Ambient Benthic Macroinvertebrate Community Monitoring

Benthic macroinvertebrates are animals without backbones, who inhabit the bottom of rivers and streams, as well as many other waterbody types.  These organisms are very well studied and have a long history of use as indicators of water quality. Certain types, including mayflies, stoneflies, and caddisflies, can survive only in the cleanest water quality conditions.  Other major groups of macroinvertebrates are true flies, beetles, worms, crustaceans, and dragonflies.

The DEEP Water Monitoring Group has used benthic macroinvertebrate communities to help characterize stream and river water quality since the mid-1970s. 

Indicators of Water Quality

Natural, undisturbed, macroinvertebrate communities are typically comprised of a balance of many species from the major orders of aquatic insects, which include the mayflies, stoneflies, caddisflies, true flies, dragonflies, and beetles. In addition, in a healthy community, the species present will represent a balance of different feeding strategies including shredders, filterers, and predators. When a diverse and robust benthic macroinvertebrate community is present in a particular section of stream or river, it is a sign that the waterbody is ‘healthy’ and the water quality conditions are good. On the other hand, a waterbody that has poor water quality will typically support a macroinvertebrate community that is dominated by only a few species and feeding strategies.  

Data Collection

Benthic macroinvertebrate sampling occurs between September 15th and November 30th annually. This fall ‘index period’ is designed to represent worst-case water quality conditions, as the fall macroinvertebrate community is exposed to the greatest level of stress from any potential water quality issue through the low-flow summer months.

For high gradient streams, samples are collected from 2 square meters of riffle habitat using a rectangular ‘kick’ net.  Field staff use standardized protocols to insure any macroinvertebrates living in the stream bottom or attached to substrate in the sampling area are collected in the net.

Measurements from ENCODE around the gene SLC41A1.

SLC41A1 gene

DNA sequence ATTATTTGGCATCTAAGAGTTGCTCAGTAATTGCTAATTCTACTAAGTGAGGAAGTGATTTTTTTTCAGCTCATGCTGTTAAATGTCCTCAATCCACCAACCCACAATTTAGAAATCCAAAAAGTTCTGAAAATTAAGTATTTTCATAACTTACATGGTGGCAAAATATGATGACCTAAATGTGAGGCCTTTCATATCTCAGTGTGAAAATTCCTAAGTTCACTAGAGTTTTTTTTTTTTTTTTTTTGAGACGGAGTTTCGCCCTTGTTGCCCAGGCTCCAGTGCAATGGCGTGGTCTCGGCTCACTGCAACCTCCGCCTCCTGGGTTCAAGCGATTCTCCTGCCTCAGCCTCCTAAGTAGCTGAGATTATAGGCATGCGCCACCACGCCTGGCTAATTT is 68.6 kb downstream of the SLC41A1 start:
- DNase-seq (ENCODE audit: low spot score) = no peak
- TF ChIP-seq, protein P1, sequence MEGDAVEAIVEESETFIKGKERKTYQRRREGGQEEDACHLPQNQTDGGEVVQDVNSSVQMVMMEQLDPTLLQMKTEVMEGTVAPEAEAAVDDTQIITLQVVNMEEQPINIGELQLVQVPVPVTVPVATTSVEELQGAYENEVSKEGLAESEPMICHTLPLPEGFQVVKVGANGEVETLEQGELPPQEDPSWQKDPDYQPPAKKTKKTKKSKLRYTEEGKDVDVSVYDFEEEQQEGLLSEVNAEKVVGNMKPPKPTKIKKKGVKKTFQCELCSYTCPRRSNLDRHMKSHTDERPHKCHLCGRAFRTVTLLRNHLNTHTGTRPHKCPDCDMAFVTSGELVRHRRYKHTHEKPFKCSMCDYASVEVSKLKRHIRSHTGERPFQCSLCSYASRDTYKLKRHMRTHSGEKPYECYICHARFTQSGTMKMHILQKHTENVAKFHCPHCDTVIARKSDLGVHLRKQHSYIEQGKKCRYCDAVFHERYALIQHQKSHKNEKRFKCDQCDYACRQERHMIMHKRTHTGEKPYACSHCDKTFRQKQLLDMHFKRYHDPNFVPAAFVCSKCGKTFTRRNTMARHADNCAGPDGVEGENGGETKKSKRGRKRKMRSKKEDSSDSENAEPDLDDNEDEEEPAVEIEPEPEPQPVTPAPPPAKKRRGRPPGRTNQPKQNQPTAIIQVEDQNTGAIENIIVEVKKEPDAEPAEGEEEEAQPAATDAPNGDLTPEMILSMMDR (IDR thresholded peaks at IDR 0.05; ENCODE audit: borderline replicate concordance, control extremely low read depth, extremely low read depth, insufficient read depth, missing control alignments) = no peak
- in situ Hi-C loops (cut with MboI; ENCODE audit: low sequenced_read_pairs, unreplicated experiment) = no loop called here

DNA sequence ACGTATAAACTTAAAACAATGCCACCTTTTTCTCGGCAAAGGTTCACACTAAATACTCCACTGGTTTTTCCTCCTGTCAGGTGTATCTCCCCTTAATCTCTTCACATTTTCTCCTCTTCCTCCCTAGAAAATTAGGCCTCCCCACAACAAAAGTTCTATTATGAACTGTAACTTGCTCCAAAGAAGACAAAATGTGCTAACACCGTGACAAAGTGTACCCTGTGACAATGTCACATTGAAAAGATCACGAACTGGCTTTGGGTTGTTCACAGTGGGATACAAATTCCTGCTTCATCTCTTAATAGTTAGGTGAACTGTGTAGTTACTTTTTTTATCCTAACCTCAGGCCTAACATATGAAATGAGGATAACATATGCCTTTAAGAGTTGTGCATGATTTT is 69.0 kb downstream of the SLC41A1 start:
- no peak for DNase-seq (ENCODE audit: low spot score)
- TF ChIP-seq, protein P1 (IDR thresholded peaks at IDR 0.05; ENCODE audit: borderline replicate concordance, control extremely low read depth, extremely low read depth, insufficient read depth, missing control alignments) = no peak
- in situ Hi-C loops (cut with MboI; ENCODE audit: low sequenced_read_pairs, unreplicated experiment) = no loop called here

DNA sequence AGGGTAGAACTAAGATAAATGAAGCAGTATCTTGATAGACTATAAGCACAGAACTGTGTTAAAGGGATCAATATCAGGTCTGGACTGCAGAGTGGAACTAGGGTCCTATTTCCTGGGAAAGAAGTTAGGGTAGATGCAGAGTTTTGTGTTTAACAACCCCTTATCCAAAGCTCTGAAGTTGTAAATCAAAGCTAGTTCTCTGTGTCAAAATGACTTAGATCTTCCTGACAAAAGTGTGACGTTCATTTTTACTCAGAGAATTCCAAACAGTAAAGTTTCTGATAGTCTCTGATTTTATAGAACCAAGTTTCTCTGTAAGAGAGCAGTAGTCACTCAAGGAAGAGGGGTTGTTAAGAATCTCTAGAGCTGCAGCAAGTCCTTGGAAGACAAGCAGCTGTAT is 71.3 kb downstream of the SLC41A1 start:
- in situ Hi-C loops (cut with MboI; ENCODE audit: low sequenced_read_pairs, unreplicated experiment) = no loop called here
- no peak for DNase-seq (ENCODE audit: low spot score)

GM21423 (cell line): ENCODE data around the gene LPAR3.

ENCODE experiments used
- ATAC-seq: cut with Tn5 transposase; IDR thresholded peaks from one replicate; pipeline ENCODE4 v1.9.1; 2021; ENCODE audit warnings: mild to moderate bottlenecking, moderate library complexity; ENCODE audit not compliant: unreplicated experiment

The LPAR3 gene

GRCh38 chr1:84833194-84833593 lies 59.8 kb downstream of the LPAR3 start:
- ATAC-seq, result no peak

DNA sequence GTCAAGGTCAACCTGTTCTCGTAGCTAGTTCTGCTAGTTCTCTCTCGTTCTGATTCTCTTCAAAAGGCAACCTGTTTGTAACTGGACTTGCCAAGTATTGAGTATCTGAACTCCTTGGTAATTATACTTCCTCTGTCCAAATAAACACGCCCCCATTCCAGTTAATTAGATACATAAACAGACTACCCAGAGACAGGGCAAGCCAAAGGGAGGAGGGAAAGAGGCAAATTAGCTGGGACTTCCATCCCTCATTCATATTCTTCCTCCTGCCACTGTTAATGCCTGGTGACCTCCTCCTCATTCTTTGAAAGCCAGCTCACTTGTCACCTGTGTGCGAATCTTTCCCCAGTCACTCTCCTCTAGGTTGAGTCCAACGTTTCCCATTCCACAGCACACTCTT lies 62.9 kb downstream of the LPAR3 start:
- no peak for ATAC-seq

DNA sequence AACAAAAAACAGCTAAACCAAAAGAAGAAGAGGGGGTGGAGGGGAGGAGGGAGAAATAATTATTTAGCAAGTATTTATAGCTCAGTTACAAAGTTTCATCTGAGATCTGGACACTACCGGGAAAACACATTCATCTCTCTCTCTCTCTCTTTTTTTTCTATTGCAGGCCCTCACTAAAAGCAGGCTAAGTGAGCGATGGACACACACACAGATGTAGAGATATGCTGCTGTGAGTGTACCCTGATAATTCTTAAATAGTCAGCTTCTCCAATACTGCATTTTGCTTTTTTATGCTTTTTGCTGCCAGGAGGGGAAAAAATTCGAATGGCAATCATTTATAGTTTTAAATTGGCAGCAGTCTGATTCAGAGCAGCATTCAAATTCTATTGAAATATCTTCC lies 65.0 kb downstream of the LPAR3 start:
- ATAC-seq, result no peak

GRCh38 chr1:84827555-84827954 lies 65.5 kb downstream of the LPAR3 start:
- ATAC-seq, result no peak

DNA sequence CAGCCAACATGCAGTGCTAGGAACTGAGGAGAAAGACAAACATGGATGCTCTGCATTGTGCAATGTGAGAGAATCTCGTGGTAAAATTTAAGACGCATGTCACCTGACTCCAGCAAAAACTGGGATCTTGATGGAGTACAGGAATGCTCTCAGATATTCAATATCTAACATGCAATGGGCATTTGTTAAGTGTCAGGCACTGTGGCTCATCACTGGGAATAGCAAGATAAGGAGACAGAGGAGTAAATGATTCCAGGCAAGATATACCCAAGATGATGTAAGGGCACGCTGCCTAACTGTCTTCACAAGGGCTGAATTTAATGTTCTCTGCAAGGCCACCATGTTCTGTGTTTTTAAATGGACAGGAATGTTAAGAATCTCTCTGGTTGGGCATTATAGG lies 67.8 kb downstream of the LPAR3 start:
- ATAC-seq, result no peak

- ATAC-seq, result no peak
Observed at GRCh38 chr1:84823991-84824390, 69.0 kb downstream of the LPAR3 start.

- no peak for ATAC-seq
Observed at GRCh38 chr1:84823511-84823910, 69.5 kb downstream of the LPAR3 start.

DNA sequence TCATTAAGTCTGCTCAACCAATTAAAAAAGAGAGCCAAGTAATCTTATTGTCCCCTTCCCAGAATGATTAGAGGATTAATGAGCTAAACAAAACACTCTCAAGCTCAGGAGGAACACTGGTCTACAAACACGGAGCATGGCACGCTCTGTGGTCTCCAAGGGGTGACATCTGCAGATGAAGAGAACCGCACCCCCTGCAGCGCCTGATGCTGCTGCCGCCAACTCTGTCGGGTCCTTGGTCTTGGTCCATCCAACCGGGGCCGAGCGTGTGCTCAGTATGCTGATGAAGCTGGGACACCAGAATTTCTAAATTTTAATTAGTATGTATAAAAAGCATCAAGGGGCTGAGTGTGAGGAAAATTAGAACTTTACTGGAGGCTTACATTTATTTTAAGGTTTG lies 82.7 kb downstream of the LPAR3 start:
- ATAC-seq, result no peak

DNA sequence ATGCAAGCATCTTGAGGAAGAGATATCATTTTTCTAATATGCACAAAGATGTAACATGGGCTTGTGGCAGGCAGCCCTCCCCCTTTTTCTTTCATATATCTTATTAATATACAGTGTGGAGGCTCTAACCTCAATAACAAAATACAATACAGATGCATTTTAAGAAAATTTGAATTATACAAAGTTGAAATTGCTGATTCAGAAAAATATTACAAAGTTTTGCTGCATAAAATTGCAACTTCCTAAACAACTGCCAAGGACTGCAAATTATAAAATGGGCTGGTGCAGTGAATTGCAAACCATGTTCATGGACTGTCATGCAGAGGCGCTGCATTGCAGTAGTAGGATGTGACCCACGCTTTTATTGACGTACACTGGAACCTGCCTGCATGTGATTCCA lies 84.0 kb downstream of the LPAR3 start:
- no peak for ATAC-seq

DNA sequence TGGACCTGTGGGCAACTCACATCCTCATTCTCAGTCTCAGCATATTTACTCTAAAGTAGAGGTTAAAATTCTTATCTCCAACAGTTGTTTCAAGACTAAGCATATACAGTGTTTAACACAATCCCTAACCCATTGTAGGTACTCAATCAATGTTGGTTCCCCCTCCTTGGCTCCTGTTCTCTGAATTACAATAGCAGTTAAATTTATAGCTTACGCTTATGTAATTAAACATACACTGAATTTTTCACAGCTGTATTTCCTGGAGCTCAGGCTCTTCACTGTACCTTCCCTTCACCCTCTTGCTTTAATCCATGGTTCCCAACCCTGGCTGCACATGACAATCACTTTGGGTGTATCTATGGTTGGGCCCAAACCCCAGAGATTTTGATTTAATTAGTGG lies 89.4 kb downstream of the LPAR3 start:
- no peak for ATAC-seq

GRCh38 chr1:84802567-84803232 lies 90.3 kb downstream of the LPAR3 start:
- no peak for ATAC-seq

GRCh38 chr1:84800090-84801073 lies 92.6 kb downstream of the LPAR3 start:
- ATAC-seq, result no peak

A single sample can contain thousands of macroinvertebrates.  Therefore, the sample is preserved and brought back to the laboratory for ‘subsampling.’ This process entails randomly selecting 200 organisms for more detailed analysis.  This 200 organism subsample is then sent to a professional taxonomist for identification down to the species level. 

Data Analysis

Macroinvertebrates have been studied for decades and the life history traits and pollution sensitivity of each species is well known.  Using the species list, DEEP calculates two numbers for the macroinvertebrate structure of each site sampled – a macroinvertebrate multimetric index (MMI) score and a Biological Condition Gradient (BCG) tier.  This  information is used to determine whether a section of stream supports or does not support the designated use goal for aquatic life as established by the State’s Water Quality Standards.  This information is reported every two years in the biennial Integrated Water Quality Report.

Macroinvertebrate Multi-Metric Index (MMI) Score

The MMI score is a composite score generated from several macroinvertebrate based water quality indices; the score of a site can range from 0-100.  In general, a MMI value greater than 48 points indicates good water quality; the higher the score, the better the water quality.  MMI scores less than 43, however, are indicative of poor water quality conditions.  These types of communities tend not to meet the water quality standard. 

Biological Condition Gradient (BCG) Tier

Complementary to the MMI is the macroinvertebrate Biological Condition Gradient (BCG). Based on published scientific literature, the Connecticut BCG model illustrates the relationship between the amount of stress on the environment and its effect on biological communities. Stressors are diverse and may be biological, chemical or physical in nature. In accordance with the BCG Model, as the level of stress gets progressively greater, the biological communities, which start out in a natural condition, begin to change as they respond to the stress.

Each site is assigned to an integer tier value between 1 and 6.  The BCG model attempts to mimic how trained environmental professionals would rank macroinvertebrate community data on a scale from completely natural (Tier 1) to completely dysfunctional due to human disturbance (Tier 6). This universal gradient (1 to 6) provides resource managers with a common language for comparison of different types of data, (e.g. other biological data such as fish or diatom communities), different methods of collection, and even different ecological systems. In other words, a Tier 2 site is considered to be 'good' no matter where, how, when or what is being evaluated.

Related Documents

  • Ambient Biological Monitoring-Benthic Macroinvertebrates Quality Assurance Project Plan (QAPP)

Related Pages

For More Information Contact:

Mary Becker
DEEP Water Monitoring Unit Supervisor
79 Elm Street, Hartford, CT 06106
(860) 424-3062

Content last updated May 24, 2022.